During the pandemic there was a common take that 10 years of innovation had happened in just 90 days. But now that stores have opened, have we given back some of that progress?

The 10 year idea wasn’t just clickbait, but it was a bit oversimplified. In a Mckinsey study published in Q2 of 2020, they were able to show that commerce’s penetration into the market grew steadily at about 1% per year from about 2009-2019, then in a single quarter it gained 10%, or the equivalent of 10 years of growth.

Fast forward to today, and a new report shows that e-commerce has now declined about 2% while retail has bounced back by 10%, even above 2019 levels.

What we’re seeing today is not, in fact, a regression – it’s a consolidation. First of all, that massive spike we saw in 2020 was not due to innovation. While there were amazing examples of creativity that enabled people to purchase goods and services online, for the most part the technology didn’t change. A lot more of us are now using Shopify or Stripe, but the platforms themselves are not new.

On the consumer side, we were all forced to do business online, and while many of us developed habits that aren’t going back (online learning, grocery delivery, etc.) there is a natural pendulum effect that happens when we are allowed to return back to the more traditional ways of doing business that we had missed. The consolidation is happening in the middle.

Before 2020 e-commerce was a side hustle. For most retail businesses, e-com was a secondary priority (at best) and got secondary resources. From 2020-2021, e-commerce was the only way that many of us could do businesses, so it was not only our first priority, it was the only part of the business that received our attention.

We’ve since made investments that were necessary to develop real digital capacity, and people are now back in stores, so for the first time we have the opportunity to actually provide what we used to call an “omni” customer experience. Businesses are consolidating resources to truly serve people online and offline with the same level of quality.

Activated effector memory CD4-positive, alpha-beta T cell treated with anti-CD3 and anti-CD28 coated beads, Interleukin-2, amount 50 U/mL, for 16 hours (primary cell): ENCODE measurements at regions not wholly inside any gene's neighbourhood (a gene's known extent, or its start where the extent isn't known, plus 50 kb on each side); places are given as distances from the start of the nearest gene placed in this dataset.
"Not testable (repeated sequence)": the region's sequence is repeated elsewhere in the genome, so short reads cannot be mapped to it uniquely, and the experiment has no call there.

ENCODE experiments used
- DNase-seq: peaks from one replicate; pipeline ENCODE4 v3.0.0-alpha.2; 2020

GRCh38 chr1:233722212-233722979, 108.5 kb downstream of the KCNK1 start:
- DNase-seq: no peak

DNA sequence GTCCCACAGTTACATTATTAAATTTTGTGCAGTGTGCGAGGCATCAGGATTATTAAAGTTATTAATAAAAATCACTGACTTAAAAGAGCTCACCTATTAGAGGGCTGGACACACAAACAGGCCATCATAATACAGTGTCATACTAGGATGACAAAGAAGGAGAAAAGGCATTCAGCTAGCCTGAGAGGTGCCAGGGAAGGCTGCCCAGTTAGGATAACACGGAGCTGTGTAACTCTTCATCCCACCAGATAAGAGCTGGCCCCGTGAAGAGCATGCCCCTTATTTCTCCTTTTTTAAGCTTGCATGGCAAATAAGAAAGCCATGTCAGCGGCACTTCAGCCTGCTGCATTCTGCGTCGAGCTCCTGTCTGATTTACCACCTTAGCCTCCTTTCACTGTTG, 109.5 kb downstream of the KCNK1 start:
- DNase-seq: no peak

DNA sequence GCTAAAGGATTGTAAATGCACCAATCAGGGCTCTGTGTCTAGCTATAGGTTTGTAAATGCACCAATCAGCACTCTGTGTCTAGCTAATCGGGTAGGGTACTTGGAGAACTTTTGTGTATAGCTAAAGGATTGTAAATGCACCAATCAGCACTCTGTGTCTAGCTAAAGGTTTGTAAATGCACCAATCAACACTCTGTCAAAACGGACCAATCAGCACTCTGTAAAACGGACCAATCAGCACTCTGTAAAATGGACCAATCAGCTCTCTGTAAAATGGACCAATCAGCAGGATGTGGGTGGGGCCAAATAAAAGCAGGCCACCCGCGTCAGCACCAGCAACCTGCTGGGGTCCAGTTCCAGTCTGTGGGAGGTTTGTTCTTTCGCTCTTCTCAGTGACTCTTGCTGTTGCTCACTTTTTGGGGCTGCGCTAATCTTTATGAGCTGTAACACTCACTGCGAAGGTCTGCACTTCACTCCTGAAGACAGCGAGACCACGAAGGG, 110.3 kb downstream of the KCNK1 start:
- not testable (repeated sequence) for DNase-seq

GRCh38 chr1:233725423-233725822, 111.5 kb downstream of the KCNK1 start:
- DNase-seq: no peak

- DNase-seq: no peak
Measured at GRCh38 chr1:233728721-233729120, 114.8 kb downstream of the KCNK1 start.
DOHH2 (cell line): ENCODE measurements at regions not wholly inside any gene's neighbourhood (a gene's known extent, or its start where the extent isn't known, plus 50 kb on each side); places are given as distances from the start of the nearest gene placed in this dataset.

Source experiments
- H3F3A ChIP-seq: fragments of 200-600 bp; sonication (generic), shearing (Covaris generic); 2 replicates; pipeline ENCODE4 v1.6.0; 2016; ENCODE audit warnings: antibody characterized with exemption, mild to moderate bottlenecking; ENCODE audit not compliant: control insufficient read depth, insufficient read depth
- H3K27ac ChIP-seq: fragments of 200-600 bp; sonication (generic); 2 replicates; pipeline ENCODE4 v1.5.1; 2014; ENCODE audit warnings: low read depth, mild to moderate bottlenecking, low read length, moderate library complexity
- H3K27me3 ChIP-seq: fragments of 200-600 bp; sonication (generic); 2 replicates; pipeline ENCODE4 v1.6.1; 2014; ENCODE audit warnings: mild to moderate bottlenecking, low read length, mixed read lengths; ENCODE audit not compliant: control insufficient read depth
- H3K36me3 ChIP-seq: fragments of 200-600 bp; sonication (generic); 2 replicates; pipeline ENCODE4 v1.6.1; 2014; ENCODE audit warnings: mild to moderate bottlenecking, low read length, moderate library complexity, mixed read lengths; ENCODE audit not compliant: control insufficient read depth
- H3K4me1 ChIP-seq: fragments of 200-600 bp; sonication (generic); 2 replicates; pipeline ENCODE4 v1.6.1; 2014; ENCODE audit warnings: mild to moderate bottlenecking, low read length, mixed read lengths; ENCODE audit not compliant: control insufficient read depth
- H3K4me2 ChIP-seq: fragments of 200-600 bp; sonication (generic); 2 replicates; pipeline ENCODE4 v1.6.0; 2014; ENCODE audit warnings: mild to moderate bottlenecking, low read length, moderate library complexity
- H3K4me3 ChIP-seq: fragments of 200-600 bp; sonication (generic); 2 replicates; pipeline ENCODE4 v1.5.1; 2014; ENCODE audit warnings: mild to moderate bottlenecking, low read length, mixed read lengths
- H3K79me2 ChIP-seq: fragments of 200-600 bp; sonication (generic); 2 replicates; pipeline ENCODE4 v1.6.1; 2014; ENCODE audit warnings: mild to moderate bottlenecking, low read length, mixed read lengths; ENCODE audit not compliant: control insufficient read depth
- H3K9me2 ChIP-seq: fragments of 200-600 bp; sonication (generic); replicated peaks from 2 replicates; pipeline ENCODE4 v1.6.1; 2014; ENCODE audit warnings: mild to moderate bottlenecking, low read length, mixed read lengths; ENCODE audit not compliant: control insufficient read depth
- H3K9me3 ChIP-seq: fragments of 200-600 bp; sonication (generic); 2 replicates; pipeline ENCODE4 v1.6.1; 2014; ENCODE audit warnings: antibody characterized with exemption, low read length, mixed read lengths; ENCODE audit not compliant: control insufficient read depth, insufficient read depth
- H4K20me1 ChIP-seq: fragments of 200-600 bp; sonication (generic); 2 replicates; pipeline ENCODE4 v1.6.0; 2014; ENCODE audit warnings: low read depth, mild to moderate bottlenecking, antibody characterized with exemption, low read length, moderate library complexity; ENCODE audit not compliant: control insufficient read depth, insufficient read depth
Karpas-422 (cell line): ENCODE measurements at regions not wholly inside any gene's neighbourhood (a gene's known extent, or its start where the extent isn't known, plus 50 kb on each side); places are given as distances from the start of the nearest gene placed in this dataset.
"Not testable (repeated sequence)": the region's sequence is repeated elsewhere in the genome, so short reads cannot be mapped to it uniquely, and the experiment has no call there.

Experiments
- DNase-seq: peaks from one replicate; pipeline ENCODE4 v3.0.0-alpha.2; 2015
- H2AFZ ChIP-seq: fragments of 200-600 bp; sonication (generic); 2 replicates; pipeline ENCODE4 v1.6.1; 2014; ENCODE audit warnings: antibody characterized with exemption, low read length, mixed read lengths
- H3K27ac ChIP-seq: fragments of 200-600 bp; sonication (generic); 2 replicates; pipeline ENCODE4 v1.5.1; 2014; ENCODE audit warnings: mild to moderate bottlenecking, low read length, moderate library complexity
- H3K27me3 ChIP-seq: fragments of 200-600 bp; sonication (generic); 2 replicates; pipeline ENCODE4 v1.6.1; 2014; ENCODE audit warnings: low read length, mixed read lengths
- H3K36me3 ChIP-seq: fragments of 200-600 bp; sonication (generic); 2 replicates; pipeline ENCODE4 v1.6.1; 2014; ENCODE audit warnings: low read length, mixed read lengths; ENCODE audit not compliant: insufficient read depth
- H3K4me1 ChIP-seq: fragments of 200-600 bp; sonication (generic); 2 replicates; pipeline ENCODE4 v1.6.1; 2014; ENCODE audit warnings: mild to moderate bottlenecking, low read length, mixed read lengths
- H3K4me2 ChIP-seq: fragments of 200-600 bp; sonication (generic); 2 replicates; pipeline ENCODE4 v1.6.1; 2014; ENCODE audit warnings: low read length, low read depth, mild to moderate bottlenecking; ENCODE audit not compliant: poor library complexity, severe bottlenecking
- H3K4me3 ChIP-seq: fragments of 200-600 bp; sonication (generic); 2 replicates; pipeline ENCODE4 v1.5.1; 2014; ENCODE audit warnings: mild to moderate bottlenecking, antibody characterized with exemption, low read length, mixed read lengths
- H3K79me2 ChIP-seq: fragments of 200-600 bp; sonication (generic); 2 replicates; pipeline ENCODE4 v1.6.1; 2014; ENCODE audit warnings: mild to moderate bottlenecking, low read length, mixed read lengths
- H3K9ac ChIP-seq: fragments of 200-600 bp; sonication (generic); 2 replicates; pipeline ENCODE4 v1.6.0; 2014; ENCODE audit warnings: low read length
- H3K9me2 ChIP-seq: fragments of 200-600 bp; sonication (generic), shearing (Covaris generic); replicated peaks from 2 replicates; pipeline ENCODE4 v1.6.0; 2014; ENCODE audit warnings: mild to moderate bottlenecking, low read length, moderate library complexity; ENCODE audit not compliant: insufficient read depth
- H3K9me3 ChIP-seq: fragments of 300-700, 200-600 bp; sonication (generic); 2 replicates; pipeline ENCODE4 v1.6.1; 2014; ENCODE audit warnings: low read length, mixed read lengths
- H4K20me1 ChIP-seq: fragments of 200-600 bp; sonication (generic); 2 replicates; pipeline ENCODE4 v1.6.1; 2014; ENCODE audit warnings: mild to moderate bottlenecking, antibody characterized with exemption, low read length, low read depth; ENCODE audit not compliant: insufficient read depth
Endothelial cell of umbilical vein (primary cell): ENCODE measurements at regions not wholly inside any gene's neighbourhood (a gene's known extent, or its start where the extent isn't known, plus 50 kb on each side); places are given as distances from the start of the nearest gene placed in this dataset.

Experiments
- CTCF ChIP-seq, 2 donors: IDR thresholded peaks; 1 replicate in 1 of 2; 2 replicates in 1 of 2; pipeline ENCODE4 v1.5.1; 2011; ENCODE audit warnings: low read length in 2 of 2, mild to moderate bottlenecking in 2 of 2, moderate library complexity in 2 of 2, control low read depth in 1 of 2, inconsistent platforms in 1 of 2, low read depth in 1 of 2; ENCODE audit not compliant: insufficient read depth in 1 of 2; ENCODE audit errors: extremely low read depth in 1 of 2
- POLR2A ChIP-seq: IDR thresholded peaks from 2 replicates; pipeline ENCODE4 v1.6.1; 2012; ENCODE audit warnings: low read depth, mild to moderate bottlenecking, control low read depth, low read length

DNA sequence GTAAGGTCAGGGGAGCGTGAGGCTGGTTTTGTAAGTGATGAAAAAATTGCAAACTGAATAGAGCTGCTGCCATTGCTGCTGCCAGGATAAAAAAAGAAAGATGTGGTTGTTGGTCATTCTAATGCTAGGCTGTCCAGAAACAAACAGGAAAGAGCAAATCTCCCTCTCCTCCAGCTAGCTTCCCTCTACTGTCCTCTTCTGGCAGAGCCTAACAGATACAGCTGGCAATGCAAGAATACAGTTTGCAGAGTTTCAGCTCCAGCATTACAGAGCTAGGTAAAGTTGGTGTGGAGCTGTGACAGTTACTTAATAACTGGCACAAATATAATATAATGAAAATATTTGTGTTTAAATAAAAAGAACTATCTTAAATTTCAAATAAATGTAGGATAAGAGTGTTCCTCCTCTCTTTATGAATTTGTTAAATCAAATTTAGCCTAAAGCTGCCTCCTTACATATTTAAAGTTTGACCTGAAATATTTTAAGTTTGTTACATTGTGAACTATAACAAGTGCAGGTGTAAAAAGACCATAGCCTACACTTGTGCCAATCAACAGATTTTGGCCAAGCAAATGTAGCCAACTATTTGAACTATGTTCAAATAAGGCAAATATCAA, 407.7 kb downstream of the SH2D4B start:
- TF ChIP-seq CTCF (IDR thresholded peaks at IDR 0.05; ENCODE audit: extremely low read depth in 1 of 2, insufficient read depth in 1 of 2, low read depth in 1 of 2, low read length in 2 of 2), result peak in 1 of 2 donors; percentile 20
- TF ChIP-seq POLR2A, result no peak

Let me make that real for a second:

Junction has been fortunate to work with several retail clients before, during, and after the pandemic, and we’ve advised every one of them to invest heavily in transitioning customers from one experience to the other, meaning that if you have a customer in your store/lobby/front desk, you find a compelling reason to get them to create an online account, sign up for your email, follow you on social, etc. Similarly, if you have an online customer, you find exciting reasons to drive to an offline experience, whether that’s an event, sale, or activation.

We’ve been giving that advice not just because it makes sense to deepen relationships with customers, but because we’ve also been able to show that, on average, a retail customer who has at least one interaction both online and offline is 3x more valuable than a customer who shops only online or only offline. That means without advertising, discounting, or doing any form of promotion, retail businesses can triple the value of their customer base by convincing them to become multi-channel shoppers.

Will that math work for everyone? Of course your results may vary, but the Internet isn’t going anywhere, and people have flooded back into the offline world, so the more that we can marry those two experiences, the better we’ll be be able to serve our market, and that’s just good business.

Have you seen great examples of online/offline retail experiences lately? We’d love to see them – give us a shout at hello@wearejunction.com or tweet at us @heyjunction